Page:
In 1063, Petrus Damiani was at court, and he sent her a letter the following year. In it he called on them to take action against those in the clergy who lived in cohabitation . In the same year, the Margravine founded the great Santa Maria Abbey in Pinerolo . Her son Amadeus moved to Rome as a pilgrim around 1066 , where he swore to defend the Holy See .

Also in 1064 Adelheid obtained the investiture as margrave for her eldest son Peter, but Adelheid ruled for him. In 1068 Heinrich IV., Long since sole ruling Roman-German king , tried to get the divorce from Bertha at the Diet of Worms, which angered Adelaide against the Salier . Petrus Damiani intervened and threatened the young king with ecclesiastical and divine punishments. The princes dissuaded the king from his plan by arguing that it was a grave insult to the margravine. Through the intercession of Bertha Heinrich IV. Adelheid received support against Pope Gregory VII. And Mathilde von Tuszien . She and her brother Amadeus were in Heinrich's retinue when he made his walk to Canossa . Heinrich had to travel via Savoy because the nearby Alpine passes were closed. He discussed it with Adelheid in Turin. In gratitude for her mediation work, Heinrich gave Bugey back to Adelheid and her family and kept Bertha as his wife. Adelheid was one of the opponents of the Gregorian reforms , although she supported the autonomy of the church. This also applied to the fight against loyal bishops in their own domain, such as against Ingone von Asti, who had been installed by Archbishop Guido di Velate of Milan. However, she held the bishop from 1072 to 1079, although she was harassed by Pope Alexander II . When Cuniberto, the bishop of Turin, got into a dispute with the monks of San Michele della Chiusa, who were supporters of church reform, Peter I supported the bishop in driving out the abbot there. However, when this abbot fell into the hands of Henry IV, Adelheid intervened in his favor.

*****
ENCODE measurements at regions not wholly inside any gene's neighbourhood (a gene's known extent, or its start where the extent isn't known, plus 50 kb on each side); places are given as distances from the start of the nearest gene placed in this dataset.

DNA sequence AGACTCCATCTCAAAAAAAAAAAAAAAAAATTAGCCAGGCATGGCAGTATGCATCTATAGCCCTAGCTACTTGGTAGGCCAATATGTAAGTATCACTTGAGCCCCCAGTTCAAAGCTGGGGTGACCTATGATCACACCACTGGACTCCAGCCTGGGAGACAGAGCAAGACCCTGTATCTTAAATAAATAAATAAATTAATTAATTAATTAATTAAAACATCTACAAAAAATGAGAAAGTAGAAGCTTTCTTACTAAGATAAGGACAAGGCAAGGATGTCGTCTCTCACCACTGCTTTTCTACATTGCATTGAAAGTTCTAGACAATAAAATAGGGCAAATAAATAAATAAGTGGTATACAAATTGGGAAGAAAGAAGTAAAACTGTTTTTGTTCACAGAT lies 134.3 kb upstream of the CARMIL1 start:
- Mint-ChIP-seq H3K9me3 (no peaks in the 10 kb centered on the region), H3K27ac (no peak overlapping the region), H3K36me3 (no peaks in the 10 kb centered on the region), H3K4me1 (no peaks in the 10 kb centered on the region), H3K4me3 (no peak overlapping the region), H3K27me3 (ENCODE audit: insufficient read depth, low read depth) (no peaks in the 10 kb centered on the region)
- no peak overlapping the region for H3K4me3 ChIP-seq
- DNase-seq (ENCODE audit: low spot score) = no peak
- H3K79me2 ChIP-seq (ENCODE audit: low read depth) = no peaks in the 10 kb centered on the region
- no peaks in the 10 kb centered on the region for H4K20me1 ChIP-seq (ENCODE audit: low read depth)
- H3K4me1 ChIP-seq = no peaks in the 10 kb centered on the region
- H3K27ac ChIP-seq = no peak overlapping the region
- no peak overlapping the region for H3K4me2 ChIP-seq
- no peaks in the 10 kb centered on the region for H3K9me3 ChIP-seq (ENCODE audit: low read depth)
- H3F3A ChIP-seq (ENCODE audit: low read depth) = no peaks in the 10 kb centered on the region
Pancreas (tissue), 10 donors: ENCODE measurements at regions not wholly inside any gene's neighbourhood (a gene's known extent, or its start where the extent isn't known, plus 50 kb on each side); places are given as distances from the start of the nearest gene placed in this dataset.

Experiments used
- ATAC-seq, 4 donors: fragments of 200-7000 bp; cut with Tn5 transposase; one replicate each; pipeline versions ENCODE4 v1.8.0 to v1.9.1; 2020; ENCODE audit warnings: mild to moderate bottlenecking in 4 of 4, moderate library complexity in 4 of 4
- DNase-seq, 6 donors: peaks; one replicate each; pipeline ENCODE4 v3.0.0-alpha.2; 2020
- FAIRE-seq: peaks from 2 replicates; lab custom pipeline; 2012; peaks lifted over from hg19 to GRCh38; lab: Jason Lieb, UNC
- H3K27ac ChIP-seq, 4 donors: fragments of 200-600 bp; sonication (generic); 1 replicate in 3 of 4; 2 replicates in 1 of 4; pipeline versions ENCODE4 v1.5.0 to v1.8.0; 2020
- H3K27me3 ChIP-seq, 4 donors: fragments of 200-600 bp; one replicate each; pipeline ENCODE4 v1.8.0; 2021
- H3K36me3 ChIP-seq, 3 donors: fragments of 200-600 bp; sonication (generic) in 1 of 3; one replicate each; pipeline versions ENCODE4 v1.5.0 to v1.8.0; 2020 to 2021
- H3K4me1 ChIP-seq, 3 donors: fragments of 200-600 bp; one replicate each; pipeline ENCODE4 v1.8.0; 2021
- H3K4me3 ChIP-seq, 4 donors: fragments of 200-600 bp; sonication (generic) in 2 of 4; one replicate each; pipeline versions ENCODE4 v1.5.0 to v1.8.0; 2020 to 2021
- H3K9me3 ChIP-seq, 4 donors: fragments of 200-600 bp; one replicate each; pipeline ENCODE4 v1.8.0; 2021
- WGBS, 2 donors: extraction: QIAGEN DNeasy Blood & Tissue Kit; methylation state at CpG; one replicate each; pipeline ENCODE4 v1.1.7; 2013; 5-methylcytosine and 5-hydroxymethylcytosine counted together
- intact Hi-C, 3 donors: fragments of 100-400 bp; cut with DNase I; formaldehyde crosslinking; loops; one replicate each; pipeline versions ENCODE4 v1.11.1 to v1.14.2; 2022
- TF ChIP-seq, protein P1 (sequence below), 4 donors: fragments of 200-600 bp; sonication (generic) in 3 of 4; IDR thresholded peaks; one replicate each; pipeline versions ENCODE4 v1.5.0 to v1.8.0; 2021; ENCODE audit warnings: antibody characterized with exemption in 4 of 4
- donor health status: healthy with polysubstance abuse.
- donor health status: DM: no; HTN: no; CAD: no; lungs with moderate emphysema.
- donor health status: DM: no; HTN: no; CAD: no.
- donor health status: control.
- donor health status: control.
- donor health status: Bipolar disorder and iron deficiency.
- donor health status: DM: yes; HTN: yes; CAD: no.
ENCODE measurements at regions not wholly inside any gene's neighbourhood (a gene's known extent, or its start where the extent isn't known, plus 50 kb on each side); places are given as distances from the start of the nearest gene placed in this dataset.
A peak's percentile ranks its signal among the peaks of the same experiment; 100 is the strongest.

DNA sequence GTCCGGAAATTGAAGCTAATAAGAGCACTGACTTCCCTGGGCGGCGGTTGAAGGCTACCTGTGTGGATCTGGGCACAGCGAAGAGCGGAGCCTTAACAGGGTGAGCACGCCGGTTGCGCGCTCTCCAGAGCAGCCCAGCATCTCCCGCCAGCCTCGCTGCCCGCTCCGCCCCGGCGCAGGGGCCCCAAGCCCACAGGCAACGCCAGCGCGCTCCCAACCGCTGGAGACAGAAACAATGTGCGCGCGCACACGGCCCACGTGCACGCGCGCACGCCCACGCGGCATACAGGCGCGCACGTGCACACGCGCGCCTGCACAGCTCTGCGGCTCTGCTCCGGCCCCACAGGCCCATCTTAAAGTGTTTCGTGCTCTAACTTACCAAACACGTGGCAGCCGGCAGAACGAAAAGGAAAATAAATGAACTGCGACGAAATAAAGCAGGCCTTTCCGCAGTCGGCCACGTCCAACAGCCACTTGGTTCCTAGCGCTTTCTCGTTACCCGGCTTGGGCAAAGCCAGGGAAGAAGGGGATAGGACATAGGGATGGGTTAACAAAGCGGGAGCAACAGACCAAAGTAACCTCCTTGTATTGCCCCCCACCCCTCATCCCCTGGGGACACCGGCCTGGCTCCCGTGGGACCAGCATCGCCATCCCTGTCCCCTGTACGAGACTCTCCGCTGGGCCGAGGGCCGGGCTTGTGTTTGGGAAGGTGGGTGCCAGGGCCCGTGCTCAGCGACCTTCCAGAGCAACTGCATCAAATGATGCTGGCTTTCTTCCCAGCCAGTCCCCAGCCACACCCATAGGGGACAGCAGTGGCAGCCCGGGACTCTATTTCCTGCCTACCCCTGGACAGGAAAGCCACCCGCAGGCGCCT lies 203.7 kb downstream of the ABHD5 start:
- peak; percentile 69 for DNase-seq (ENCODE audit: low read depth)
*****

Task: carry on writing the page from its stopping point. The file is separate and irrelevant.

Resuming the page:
She also acted as a mediator in the battle between her two royal sons-in-law Heinrich and Rudolf. Her daughter of the same name died in 1079, Rudolf von Rheinfelden was killed in battle in 1080. Peter I, Adelheid's eldest son, had already died on August 9, 1078. He left behind a daughter from his marriage to Agnes von Poitiers, but she was not entitled to follow in the margrave's office. This office passed to the second-born son Amadeus, who died on January 26, 1080. He left Umberto II as heir. Adelheid tried to secure the succession to the Count of Montbéliard by marrying her granddaughter Agnes with Friedrich, but this margrave, who was still appointed by Henry IV, died before Adelheid on June 29, 1091.

Adelheid died in December 1091. She was buried in the parish church of Canischio (Canisculum), a small village on the Cuorgnè in the Valle dell'Orco, where she had retired in her last years. In the cathedral of Susa there is a statue made of walnut wood in a wall niche. the Adelheid represents kneeling in prayer, including the inscription: "Questa è Adelaide, cui l'istessa Roma Cole, E primo d'Ausonia Onor la Noma".

Adelaide had grown up with her father's stewards and had even learned the martial arts. She had her own weapons and armor. She was considered beautiful and virtuous. She was pious, spirited, and did not hesitate to take action against the greats of her country. She encouraged the minstrels at her court by asking them to compose songs with an emphasis on religious values. She had the history of the region recorded. Contrary to the possibilities given to the women of her time, she was able to keep her property except for the county of Albon. Admirers of her time compared her to the biblical Deborah and recognized her as the "Italian Marquise".


Web links

Commons : Adelheid von Susa  - collection of pictures, videos and audio files


  1. This date is given by Egon Boshof : Die Salier , 5th, updated edition, Kohlhammer, Stuttgart 2008, p. 62.
  2. Hermann IV., Hzg. V. Swabia . In: Lexicon of the Middle Ages (LexMA). Volume 4, Artemis & Winkler, Munich / Zurich 1989, ISBN 3-7608-8904-2 , Sp. 2161 f.